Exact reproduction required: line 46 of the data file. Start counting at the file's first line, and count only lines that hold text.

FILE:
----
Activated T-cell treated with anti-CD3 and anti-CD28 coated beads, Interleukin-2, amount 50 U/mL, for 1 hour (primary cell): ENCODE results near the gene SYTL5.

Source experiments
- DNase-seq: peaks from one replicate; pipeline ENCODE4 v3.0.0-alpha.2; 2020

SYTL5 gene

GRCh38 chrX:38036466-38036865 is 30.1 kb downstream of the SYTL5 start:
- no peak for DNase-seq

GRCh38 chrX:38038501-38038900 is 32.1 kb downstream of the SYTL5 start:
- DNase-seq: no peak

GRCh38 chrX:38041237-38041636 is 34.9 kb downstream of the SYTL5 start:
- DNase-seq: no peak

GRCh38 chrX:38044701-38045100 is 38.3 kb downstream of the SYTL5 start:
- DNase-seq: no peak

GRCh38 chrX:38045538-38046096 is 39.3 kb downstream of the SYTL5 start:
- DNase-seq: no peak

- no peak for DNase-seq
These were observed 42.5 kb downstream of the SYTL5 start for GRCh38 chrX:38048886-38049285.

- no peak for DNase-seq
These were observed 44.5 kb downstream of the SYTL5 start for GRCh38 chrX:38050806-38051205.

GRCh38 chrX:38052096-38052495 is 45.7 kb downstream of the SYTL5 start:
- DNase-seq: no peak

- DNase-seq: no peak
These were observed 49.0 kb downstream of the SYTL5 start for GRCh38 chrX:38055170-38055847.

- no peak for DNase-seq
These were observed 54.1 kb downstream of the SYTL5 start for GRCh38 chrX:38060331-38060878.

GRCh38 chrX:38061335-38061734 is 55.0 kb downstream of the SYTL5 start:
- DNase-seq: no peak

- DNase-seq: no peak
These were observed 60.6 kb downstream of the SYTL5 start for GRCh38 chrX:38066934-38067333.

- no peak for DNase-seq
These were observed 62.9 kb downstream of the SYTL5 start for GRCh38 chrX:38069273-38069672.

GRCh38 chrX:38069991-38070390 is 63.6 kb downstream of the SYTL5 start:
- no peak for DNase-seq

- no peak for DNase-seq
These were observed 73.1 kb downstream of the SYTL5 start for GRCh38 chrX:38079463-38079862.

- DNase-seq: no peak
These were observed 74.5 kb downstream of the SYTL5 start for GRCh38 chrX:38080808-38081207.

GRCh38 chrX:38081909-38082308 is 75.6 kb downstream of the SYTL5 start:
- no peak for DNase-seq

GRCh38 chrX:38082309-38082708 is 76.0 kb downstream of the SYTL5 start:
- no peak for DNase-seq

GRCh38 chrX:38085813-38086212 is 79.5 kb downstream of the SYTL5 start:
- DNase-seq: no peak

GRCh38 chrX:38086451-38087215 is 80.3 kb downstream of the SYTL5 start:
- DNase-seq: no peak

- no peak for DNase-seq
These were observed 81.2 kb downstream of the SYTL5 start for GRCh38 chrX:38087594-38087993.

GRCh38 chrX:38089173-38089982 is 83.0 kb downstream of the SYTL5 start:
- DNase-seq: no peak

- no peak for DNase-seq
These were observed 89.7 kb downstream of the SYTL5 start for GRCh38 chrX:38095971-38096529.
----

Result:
These were observed 81.2 kb downstream of the SYTL5 start for GRCh38 chrX:38087594-38087993.